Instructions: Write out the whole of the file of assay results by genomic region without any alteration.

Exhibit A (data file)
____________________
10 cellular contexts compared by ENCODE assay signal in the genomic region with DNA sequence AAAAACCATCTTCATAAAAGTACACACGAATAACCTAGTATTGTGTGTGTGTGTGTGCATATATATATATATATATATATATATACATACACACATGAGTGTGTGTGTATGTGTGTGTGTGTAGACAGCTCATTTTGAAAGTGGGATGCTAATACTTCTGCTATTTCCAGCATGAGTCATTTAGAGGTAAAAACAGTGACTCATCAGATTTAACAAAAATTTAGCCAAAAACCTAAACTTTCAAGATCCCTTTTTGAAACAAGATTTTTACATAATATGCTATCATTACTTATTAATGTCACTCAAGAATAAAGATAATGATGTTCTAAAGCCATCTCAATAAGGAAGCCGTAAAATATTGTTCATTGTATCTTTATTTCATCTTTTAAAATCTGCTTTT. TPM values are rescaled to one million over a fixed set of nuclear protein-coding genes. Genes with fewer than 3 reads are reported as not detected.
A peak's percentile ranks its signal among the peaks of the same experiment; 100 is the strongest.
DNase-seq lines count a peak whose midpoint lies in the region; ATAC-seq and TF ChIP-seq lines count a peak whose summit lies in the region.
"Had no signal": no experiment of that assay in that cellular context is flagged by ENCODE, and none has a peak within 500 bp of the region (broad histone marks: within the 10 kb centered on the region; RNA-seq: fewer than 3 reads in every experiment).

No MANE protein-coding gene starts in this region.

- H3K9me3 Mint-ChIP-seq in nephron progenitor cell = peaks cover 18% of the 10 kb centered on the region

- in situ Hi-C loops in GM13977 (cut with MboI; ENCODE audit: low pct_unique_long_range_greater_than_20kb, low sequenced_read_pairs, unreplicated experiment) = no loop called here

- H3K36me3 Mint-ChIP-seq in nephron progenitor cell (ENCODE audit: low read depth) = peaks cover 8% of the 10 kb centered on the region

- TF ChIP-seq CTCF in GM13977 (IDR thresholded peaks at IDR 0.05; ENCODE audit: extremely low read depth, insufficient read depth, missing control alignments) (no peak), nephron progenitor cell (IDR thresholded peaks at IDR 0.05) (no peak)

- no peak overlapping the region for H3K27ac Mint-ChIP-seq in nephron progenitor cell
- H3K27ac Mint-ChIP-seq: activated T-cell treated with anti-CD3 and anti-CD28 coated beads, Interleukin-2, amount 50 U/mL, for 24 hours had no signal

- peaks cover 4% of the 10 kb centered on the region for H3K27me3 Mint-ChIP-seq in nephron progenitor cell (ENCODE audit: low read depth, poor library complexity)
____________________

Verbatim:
10 cellular contexts compared by ENCODE assay signal in the genomic region with DNA sequence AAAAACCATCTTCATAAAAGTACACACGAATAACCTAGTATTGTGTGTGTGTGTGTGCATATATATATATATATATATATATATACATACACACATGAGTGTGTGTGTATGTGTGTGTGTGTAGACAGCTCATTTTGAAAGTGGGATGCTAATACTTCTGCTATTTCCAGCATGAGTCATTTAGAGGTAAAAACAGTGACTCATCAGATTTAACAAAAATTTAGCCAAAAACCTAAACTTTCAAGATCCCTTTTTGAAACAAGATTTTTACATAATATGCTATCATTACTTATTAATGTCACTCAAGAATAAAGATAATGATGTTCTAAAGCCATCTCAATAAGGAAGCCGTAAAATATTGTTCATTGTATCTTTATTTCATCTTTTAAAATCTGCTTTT. TPM values are rescaled to one million over a fixed set of nuclear protein-coding genes. Genes with fewer than 3 reads are reported as not detected.
A peak's percentile ranks its signal among the peaks of the same experiment; 100 is the strongest.
DNase-seq lines count a peak whose midpoint lies in the region; ATAC-seq and TF ChIP-seq lines count a peak whose summit lies in the region.
"Had no signal": no experiment of that assay in that cellular context is flagged by ENCODE, and none has a peak within 500 bp of the region (broad histone marks: within the 10 kb centered on the region; RNA-seq: fewer than 3 reads in every experiment).

No MANE protein-coding gene starts in this region.

- H3K9me3 Mint-ChIP-seq in nephron progenitor cell = peaks cover 18% of the 10 kb centered on the region

- in situ Hi-C loops in GM13977 (cut with MboI; ENCODE audit: low pct_unique_long_range_greater_than_20kb, low sequenced_read_pairs, unreplicated experiment) = no loop called here

- H3K36me3 Mint-ChIP-seq in nephron progenitor cell (ENCODE audit: low read depth) = peaks cover 8% of the 10 kb centered on the region

- TF ChIP-seq CTCF in GM13977 (IDR thresholded peaks at IDR 0.05; ENCODE audit: extremely low read depth, insufficient read depth, missing control alignments) (no peak), nephron progenitor cell (IDR thresholded peaks at IDR 0.05) (no peak)

- no peak overlapping the region for H3K27ac Mint-ChIP-seq in nephron progenitor cell
- H3K27ac Mint-ChIP-seq: activated T-cell treated with anti-CD3 and anti-CD28 coated beads, Interleukin-2, amount 50 U/mL, for 24 hours had no signal

- peaks cover 4% of the 10 kb centered on the region for H3K27me3 Mint-ChIP-seq in nephron progenitor cell (ENCODE audit: low read depth, poor library complexity)